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Comment: One of the best programmers I've known had a BA (Score 1) 391

by WillAdams (#47920567) Attached to: Ask Slashdot: Any Place For Liberal Arts Degrees In Tech?

in Philosophy.

He'd written everything from operating systems to end-user applications and had a well-thumbed first printing of Knuth's TAOCP: Vol. 1 and was the person I brought my royalty check (for finding an error and a point of improvement in _Digital Typography_) in to work to show.

Comment: Re:I never liked those state/city incentives (Score 4, Funny) 149

Now, now, you can't go criticizing sports teams when the N.F.L. is a non-profit organization which exists for the good of the game and to enhance the beneficial effects which the game has on society, right? I'm sure the goals of the other sports organizations are as noble and that their bookkeeping is similarly transparent.

I'm sure that it's some bizarre, pestilential outside influence which has banned community ownership of teams (save for the grand-fathered-in Greenbay Packers) and required that a minimum percentage of a team be owned by a single individual.

Comment: Re:Trendy != popular (Score 1) 385

by WillAdams (#47867799) Attached to: Unpopular Programming Languages That Are Still Lucrative

``Almost no one'' != none, therefore, some people are using Haskell in HFT by your own admission.

I cited a source which noted Haskell is used for such --- do you have a citation for that number / proportion being very low?

Looking through the first page of Google search results for ``high frequency trading programming languages'' Haskell is noted as being advantageous for its ability to prove correctness of a program.

Comment: Re:Trendy != popular (Score 5, Interesting) 385

by WillAdams (#47863881) Attached to: Unpopular Programming Languages That Are Still Lucrative

Three words:

High frequency trading

Most of the code driving that is written in Haskell, which is just criminal, since it's some very bright people writing that code, and they're not contributing in any meaningful way to humanity, just fiddling bits to determine who has how much of what money at the end of each trade.

Comment: Sources for books (Score 1) 116

by WillAdams (#47815975) Attached to: E-Books On a $20 Cell Phone --- forum for books where the members create nicely formatted books, and are willing to fix errors when reported --- mass-produced books by the masses --- getting errors fixed is a bit more difficult, but can be made to happen

http://onlinebooks.library.upe... --- The Online Books Page, John Mark Ockerbloom's attempt to list all freely available electronic versions of printed texts.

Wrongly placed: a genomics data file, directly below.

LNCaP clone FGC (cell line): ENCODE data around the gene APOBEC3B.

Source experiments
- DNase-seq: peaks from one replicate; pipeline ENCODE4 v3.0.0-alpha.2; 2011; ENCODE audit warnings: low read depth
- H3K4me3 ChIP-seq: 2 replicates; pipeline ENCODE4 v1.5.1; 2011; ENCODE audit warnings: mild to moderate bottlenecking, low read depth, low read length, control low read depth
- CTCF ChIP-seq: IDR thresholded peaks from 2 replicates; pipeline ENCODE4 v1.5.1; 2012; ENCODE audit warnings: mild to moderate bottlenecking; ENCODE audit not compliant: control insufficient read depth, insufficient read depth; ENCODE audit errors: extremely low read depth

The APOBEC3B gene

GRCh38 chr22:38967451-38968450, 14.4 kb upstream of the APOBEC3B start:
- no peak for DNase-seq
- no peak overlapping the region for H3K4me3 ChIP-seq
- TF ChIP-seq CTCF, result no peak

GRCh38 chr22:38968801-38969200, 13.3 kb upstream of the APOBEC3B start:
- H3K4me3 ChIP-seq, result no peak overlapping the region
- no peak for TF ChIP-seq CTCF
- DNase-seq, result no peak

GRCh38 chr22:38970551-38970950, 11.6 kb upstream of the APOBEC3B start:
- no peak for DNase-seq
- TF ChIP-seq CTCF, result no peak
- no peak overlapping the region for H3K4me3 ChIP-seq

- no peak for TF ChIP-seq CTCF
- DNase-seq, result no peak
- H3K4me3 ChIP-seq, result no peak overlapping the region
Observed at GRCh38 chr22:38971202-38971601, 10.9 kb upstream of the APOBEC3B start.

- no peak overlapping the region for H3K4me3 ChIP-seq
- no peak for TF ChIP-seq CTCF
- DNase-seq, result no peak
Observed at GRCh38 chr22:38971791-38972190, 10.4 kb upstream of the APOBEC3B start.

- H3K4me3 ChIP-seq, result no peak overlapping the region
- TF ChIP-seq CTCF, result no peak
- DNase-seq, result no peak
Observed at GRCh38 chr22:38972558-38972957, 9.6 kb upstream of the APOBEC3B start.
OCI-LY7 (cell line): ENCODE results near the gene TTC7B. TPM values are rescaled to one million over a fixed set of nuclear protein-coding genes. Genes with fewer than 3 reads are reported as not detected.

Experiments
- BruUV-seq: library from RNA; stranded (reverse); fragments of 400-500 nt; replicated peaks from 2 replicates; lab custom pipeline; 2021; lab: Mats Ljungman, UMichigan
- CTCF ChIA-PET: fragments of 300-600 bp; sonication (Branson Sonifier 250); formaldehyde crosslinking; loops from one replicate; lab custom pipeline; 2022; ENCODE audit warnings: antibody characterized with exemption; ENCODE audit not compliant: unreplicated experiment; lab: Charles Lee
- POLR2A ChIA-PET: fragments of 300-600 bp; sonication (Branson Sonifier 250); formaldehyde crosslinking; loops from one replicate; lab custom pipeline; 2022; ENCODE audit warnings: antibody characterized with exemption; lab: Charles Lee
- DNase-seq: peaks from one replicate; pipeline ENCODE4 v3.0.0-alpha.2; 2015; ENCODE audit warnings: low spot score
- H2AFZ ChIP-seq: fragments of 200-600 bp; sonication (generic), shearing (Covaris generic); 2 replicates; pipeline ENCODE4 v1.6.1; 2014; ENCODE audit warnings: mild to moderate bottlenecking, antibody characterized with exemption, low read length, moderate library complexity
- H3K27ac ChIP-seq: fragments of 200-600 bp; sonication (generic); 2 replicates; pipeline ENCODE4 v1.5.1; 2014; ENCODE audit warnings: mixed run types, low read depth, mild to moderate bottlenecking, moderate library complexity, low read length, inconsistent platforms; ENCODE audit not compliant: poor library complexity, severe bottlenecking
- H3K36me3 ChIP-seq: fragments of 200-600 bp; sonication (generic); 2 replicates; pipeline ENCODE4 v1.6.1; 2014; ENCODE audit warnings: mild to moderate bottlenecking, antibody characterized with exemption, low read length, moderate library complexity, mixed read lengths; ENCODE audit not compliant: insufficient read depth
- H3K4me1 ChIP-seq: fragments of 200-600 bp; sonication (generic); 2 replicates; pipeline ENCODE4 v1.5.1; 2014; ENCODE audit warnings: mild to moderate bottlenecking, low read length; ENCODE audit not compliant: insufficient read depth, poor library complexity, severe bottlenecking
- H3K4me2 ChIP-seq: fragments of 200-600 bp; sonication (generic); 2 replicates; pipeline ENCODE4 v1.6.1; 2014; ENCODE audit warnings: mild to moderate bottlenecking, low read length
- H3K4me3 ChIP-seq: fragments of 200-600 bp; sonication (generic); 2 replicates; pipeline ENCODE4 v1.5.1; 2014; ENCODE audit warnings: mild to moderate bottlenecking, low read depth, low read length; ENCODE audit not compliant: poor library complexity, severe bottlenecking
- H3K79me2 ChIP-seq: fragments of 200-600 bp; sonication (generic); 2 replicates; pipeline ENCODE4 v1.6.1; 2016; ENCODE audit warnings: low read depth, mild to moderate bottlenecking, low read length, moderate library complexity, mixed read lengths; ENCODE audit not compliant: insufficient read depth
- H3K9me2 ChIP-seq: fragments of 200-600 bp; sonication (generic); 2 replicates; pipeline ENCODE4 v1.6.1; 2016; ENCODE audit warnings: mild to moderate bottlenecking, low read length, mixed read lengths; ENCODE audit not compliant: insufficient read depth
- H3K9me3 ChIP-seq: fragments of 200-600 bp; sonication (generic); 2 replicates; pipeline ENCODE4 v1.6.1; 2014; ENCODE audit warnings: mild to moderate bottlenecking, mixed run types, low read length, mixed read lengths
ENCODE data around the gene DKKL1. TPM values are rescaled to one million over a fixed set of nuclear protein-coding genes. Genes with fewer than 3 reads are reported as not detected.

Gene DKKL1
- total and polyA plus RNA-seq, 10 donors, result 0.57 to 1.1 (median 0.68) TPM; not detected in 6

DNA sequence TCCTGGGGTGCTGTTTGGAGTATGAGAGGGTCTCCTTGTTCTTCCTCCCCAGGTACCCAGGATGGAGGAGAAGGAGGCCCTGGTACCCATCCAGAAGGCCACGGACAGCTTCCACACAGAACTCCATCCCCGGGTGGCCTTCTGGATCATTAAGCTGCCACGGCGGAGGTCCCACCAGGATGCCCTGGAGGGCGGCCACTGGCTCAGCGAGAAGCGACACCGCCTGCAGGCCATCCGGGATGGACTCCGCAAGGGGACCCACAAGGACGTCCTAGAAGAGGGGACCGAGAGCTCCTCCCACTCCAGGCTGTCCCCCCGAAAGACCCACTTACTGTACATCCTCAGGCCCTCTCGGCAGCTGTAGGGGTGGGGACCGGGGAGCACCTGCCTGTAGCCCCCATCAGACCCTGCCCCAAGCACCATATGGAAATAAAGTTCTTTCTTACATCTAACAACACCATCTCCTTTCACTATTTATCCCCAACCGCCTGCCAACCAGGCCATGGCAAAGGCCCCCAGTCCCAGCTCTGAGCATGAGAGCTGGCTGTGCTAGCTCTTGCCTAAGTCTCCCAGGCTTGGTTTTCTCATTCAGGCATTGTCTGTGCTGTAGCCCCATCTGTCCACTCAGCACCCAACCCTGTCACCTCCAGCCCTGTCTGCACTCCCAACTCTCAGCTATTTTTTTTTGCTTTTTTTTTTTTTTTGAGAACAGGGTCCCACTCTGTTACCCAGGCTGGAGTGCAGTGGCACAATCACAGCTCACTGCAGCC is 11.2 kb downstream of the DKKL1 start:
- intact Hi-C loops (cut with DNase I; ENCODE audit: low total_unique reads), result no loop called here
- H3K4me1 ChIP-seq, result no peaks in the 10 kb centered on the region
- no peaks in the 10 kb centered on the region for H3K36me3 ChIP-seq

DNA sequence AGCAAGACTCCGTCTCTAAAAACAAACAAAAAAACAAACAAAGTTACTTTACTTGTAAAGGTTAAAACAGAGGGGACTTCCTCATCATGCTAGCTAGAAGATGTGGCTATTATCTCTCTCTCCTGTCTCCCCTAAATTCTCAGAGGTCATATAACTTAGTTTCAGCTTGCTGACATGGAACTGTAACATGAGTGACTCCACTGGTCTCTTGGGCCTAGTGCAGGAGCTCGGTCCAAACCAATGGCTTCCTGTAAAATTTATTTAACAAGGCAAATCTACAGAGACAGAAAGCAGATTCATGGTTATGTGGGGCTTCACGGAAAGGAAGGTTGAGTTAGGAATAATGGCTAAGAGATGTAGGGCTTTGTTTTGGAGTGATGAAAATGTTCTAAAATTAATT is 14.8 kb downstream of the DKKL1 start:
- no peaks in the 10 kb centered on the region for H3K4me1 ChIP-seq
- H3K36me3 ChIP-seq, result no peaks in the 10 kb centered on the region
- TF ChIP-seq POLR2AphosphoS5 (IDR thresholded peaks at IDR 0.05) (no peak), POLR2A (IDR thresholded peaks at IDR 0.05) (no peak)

Comment: Re:Incredibally useful (Score 2) 32

by WillAdams (#47575413) Attached to: NASA's JPL Develops Multi-Metal 3D Printing Process

Classic old saw is that the only tool in a workshop which can duplicate itself is a lathe --- hence the Gingery books starting w/ making a lathe using investment castings:

(Book 1 is how to set up a charcoal foundry)

Had a copy of Book 2 a long while ago and gave it away --- always rather regretted that.

Comment: Re:Only a part of production (Score 1) 43

by WillAdams (#47568595) Attached to: A Look At the Firepick Delta Circuit Board Assembler (Video)

The Shapeoko 2 works well for milling circuit boards (esp. if one upgrades the spindle):

Precisely adding solder paste should just be a variation on an extruder:

and here's one example of using the machine for pick and place: (using an aquarium pump for vacuum).

Comment: Re:Mostly contribute on the Shapeoko site (Score 1) 39

by WillAdams (#47550559) Attached to: Build Your Own Gatling Rubber Band Machine Gun

The clear one was just scraps and poplar craft boards --- I'd love to do it again w/ a nice piece of maple and wrap the grain all the way around, but the red oak was much cheaper, but I found the grain boring enough that I went for the dark, dark finish (which is more delicate than I was anticipating...).

Here's the project page on Lumberjocks:

Comment: Mostly contribute on the Shapeoko site (Score 2) 39

by WillAdams (#47549677) Attached to: Build Your Own Gatling Rubber Band Machine Gun

So the wiki and pages such as:

Have made a few things:

  - Wooden Box with hinged lid --- --- cut w/ a CNC machine
  - wooden case for my Bear Custom Kodiak T/D --- --- done entirely by hand tools, including the dovetails save for drilling the holes for the arrow holder (used a jig and an electric hand drill for that) --- this build was documented on ArcheryTalk though:

COBOL is for morons. -- E.W. Dijkstra